Veteran attorney Mark O’Mara, who signed on to handle Zimmerman’s defense the day before the suspect turned himself in to face charges of second-degree murder in the Feb. 26 shooting of the unarmed Florida teen, has gone on the offensive online.

He set up a website, a Facebook page and a Twitter account to handle the intense interest in the case.

At, you’ll find periodic updates about topics of interest. This week, there was news that the firm had contracted with a former IRS agent who now works as a CPA to administer the legal defense fund that Zimmerman had set up. The defense team said it plans to start its own fund in Zimmerman’s name, and the ex-agent will be in charge of that, as well. O’Mara’s team said neither they nor Zimmerman will have direct access to the funds.

Another update there was that O’Mara responded to news that the lawyer for Martin’s parents had released information about a MySpace page owned by Zimmerman on which he made comments about other races and crimes he’d previously been accused of committing. O’Mara admitted that the page was owned by Zimmerman, but added that all parties involved in the case would be subject to discussion of social media use.

I think O’Mara is brilliant.

He knows you can’t ignore what’s going on everywhere — discussion of the case. And, as he said on the website, if you can’t beat ’em, lead ’em.

“It is now a critical part of presidential politics, it has been part of revolutions in the Middle East, and it’s going to be an unavoidable part of high-profile legal cases, just as traditional media has been and continues to be,” reads a manifesto called “Why social media for George Zimmerman” on “We feel it would be irresponsible to ignore the robust online conversation, and we feel equally as strong about establishing a professional, responsible and ethical approach to new media.”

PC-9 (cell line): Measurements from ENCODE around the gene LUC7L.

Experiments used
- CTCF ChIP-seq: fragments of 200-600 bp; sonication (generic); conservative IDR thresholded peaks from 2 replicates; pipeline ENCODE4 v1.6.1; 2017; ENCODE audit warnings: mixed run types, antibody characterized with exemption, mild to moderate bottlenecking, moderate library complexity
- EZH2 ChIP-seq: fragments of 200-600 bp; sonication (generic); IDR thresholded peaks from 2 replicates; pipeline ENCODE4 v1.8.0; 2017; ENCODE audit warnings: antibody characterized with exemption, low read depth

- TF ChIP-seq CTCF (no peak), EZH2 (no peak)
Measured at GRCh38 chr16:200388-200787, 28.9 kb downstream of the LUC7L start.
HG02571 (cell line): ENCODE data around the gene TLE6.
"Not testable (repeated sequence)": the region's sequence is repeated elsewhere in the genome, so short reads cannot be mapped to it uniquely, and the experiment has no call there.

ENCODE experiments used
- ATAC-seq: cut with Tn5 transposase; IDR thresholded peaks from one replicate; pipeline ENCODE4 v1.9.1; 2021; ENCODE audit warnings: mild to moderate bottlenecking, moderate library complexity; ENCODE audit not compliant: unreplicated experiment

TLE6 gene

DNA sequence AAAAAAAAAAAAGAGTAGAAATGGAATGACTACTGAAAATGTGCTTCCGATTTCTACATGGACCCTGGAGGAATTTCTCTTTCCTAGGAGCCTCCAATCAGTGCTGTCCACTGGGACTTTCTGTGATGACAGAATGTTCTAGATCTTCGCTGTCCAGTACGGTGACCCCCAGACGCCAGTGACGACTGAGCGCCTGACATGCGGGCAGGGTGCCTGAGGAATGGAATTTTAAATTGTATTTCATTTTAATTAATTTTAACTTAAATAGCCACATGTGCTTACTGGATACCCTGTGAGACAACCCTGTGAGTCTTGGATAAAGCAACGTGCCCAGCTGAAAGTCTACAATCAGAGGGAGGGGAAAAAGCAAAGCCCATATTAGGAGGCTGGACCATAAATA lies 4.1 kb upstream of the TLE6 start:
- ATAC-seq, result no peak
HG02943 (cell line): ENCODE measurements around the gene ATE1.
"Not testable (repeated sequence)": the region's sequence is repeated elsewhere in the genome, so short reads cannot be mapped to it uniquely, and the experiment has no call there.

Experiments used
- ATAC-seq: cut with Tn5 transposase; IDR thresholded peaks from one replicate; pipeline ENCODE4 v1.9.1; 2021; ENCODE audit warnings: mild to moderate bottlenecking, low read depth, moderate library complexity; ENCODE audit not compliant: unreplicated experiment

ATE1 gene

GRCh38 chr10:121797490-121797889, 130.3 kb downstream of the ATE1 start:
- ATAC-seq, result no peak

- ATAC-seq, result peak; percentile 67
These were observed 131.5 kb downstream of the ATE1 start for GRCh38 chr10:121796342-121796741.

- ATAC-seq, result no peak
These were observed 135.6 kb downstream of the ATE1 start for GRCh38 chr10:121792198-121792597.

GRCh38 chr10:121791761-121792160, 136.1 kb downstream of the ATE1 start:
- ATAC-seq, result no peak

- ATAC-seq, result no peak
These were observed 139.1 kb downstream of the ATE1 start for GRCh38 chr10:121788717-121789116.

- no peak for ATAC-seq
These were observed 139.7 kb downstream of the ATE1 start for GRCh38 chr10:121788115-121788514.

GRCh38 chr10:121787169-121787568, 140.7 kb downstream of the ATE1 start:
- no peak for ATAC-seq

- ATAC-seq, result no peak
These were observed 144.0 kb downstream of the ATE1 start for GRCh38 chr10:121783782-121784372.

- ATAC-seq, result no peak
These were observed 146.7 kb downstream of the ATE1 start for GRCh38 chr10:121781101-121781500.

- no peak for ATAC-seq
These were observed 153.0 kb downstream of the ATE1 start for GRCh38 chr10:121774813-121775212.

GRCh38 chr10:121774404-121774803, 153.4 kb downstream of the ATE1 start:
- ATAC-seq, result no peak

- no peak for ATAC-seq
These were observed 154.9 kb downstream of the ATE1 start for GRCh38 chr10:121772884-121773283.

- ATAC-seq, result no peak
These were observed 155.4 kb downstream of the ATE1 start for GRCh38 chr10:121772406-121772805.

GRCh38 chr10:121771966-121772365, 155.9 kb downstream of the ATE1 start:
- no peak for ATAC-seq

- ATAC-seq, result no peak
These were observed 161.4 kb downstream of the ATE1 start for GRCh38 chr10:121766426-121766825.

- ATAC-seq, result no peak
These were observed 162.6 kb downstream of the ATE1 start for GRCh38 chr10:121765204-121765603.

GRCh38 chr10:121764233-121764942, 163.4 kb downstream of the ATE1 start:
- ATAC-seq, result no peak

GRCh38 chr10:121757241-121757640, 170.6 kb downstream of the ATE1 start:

I’m encouraged by O’Mara’s use of tools that are key to discussion of the issues in the modern world. My only concern is how much time he’s spending fending off rumors and accusations from the attorney for the Martin family, who isn’t part of the prosecution team.

But, as I’m writing this, Zimmerman hasn’t even been arraigned, so what else is there to do?

I hope O’Mara keeps the site going. And, honestly, if he does, I’ll continue to be lost in a world of social media.
Twitter: @Lauranh


Anonymous gn said...

I don't find it fascinating that an admitted killer is using social media to plant propaganda and raise money. I actually find it quite appalling. Were your child killed in this manner, I wonder if you'd find it as brilliant and wonderful that his killer would raise funds from people who write things such as "Please Donate To George Zimmerman! Trayvon Martin Was A Brutal Drug Dealer And Deserved To Die!" (actual tweet; one of many ugly and false statements from Zimmerman's donors and admirers). I wonder if you'd find it brilliant and wonderful if your child's killer posted inflammatory pics of racist graffiti on a website and raised money (actual story: Zimmerman's first web site contained an approving picture of a defaced black cultural studies center which had been spraypainted "long live Zimmerman"). Would it be brilliant and wonderful if that killer claimed poverty during a bail hearing yet had already spent $50k of those donations in less than a month? The lack of respect for Trayvon Martin as a human being who deserves dignity in death is something I'd expect from a murder defendant, but *not* from that defendant's counsel.

What this Zimmerman social media offensive represents is a breakdown in compassion, ethics and civility. I respectfully disagree with this essay.

May 5, 2012 at 8:35 AM